The most onesided match-up of the night.

One last punch in the face before we call it a night.

One last punch in the face before we call it a night. At the conclusion of their match, we see Tania Enriquez (9-0, 6 KOs) having her arm raised in victory after defeating the veteran Carol Castro (6-8, 2 KOs).

The final bout of the evening, Bout #10, between Tijuana’s Bryan “The Kid” Figueroa (10-0) and Héctor “Estudiante” Ambriz (5-3-1), a top prospect, who trains with José Guardado and Óscar “Vaquero” Maldonado at the Guardado Gym in Ensenada, turned out to be a classic battle with many shifts in strategy.

The two combatants in the Main Event, (l to r) Hector "El Estidiante" Ambriz and Bryan "the Kid" Figueroa make their entrance.

The two combatants in the Main Event, (l to r) Hector “El Estudiante” Ambriz and Bryan “the Kid” Figueroa make their entrance to the ring.

It could be argued that Ambriz took round one based solely on his additional two blows to the head. Round two was even closer and should have been scored a toss-up.Bryan 2 Then, at the close of round three, Figueroa mentioned to his corner that he was having some pain in his left foot. Figueroa’s strategy changed in Round 4 as he began to circle ala Mohammad Ali. Circle and then tap the frustrated Ambriz on the head. By Round 5, Figueroa did nothing but circle and hold. Despite the repeated warning about holding, Figueroa continued to grab and hold which frustrated his opponent. foot problemsWith the leg injury getting worse, Figueroa went down on his own accord and the referee gave him time to sort things out. In that round, round 6, Figueroa could not run and with 30 seconds left in the round, he was forced to go toe to toe with Ambriz. For the remainder of the bout, rounds seven and eight, Figueroa went back to running/circling.

At the close of the fight, two fellow journalists came over to discuss and eventually ask who I thought had won the match. I said it was too close to call and they both disagreed with that assessment. They concluded with, “You watch, they’re going to give it to Figueroa because they want to protect his undefeated streak.” As the judges’ scores were read, their sentiments came to fruition. They had Figueroa, now 11-0, winning by a Majority Decision.

verdict and then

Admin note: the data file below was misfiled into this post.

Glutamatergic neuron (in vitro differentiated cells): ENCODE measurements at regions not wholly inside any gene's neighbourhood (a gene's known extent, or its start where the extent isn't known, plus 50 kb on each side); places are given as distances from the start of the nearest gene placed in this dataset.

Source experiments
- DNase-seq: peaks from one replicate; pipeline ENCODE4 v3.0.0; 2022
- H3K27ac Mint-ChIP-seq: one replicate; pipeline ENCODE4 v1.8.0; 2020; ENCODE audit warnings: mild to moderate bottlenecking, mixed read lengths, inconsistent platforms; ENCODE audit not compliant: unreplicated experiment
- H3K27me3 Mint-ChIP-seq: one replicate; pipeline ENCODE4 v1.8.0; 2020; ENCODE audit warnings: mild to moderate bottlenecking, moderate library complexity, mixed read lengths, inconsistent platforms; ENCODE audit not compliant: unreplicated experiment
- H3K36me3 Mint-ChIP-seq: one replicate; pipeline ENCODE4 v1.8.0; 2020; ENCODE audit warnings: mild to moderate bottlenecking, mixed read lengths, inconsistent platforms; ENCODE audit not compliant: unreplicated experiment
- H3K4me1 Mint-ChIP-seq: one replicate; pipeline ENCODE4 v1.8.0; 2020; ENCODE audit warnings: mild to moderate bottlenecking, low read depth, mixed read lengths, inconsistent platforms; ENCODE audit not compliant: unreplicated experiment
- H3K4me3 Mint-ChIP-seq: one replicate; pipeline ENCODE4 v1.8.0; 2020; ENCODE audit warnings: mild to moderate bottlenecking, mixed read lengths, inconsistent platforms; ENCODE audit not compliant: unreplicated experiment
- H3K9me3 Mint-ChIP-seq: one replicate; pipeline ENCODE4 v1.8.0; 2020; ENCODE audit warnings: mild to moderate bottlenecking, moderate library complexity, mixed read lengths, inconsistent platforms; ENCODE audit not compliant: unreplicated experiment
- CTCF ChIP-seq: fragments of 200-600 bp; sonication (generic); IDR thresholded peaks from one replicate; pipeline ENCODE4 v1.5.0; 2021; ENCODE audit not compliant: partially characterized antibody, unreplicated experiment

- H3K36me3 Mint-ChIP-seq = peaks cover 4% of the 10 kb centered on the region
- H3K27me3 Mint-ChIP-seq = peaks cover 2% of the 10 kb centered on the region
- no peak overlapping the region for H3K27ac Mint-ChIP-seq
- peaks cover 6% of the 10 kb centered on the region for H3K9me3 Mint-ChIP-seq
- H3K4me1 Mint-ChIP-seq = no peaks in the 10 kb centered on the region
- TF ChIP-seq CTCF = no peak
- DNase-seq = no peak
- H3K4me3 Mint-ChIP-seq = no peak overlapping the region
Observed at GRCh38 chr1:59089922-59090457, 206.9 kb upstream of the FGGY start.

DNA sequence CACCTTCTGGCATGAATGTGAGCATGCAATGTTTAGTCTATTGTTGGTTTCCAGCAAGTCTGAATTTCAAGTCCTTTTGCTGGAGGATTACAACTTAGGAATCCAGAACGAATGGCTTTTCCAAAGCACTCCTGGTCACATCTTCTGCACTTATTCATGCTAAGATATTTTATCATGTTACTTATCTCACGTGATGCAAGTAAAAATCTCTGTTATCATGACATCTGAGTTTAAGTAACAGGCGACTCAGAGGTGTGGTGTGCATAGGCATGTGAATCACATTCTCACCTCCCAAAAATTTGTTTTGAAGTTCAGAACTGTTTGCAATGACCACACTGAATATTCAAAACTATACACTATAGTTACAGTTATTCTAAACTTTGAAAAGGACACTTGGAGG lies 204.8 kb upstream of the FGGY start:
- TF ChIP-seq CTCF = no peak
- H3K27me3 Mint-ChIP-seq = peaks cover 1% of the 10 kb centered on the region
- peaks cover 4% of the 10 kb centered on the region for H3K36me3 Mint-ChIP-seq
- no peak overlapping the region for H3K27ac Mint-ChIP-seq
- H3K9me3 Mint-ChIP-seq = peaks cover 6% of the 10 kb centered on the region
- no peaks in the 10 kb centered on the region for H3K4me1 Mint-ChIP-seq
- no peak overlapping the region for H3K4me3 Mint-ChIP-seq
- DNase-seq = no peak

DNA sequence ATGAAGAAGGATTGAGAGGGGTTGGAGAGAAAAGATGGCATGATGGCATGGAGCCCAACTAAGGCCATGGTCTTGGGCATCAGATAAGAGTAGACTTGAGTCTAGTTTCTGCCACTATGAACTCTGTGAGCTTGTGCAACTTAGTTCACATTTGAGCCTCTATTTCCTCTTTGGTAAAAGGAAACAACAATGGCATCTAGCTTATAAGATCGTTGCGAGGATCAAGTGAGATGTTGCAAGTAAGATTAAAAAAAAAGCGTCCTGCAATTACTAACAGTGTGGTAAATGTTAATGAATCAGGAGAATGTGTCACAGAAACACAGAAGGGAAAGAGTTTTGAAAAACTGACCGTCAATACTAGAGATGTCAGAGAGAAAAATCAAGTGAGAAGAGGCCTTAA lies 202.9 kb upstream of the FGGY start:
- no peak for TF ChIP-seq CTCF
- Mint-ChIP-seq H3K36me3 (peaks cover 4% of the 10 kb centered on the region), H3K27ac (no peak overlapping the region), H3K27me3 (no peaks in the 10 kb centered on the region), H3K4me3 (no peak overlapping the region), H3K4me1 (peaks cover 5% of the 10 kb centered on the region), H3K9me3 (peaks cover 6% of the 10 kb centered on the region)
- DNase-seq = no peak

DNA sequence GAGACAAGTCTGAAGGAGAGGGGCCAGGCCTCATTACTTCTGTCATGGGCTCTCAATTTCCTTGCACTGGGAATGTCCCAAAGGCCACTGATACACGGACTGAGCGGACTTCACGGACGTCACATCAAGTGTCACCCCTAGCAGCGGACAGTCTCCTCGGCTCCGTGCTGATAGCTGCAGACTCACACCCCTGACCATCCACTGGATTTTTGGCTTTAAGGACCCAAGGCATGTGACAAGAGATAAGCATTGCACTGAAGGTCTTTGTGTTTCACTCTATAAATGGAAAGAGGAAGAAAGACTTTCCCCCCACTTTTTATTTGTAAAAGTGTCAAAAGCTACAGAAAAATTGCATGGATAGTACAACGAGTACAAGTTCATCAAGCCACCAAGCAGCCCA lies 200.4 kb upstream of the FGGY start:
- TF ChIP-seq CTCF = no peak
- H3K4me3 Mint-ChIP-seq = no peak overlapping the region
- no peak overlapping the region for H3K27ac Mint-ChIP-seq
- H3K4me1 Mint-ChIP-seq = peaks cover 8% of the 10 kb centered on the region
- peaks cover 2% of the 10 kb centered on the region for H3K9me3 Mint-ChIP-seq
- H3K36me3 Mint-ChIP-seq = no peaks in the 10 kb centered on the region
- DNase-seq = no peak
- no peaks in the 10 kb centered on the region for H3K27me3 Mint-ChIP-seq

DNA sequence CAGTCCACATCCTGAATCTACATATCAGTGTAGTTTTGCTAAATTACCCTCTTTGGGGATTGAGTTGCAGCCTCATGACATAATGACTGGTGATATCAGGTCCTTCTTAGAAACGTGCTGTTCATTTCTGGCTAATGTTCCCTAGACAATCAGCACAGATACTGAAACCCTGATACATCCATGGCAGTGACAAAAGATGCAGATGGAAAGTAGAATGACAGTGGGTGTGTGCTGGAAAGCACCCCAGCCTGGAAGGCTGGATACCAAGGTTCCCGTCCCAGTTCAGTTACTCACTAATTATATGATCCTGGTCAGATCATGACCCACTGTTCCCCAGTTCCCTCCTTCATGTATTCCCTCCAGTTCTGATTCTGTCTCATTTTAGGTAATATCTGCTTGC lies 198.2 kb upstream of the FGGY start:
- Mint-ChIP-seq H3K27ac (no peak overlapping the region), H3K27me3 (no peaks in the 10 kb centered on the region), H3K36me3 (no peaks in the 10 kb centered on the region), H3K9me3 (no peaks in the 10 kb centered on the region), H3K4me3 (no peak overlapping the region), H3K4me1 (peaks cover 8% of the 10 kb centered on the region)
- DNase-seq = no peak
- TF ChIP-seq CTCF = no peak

After the decision was read, Bryan Figueroa made his own announcement and then raised the arm of his opponent Hector Ambriz. Photos: Jim Wyatt

Here's our scorecard for the Borizteca Boxing  Promotions show of Friday, July

Here’s our scorecard for the Borizteca Boxing Promotions’ show of Friday, July 15, 2016

It's Showtime at the Salon Mezzanine

The “Viva Tijuana” boxing card is now part of the World Class Boxing Series, produced and distributed by PAP Sports. Friday evening’s well-received event was taped for delayed broadcast to the United States, Baja California, and Puerto Rico via LATV Networks, and worldwide via the Internet through Global Sports Streaming. GSS is a Live Streaming and Multi-Channel Network (MCN) within the YouTube Eco system which currently brings you live boxing and MMA but intends to branch out into other sports. What they do is help athletes expand their digital branding. GSS’s experienced team has the know-how and technological skills to help creators, sports organizations and athletes make their digital mark.

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About the Author

Jim Wyatt, a 1970 graduate of St. Joseph’s University in Philadelphia, has written weekly sports features for several Military newspapers, WCKMuayThai.com, SportofBoxing.com and Examiner.com as their San Diego Boxing Examiner. He was one of the four "Wise Guys" who predicted winning football selections versus the Vegas spreads. Some of the people he enjoyed meeting: Earvin "Magic" Johnson, WWF Wrestler Lita, LaDainian Tomlinson, Nate Kaeding and Darren Bennett of the Chargers, Tony Gwynn and Jake Peavy of the Padres, soccer stars Shannon MacMillan and Julie Foudy, Mixed Martial Artists Cris Cyborg, Junior Dos Santos, the Nogueira brothers plus the many great people involved in boxing and Muaythai.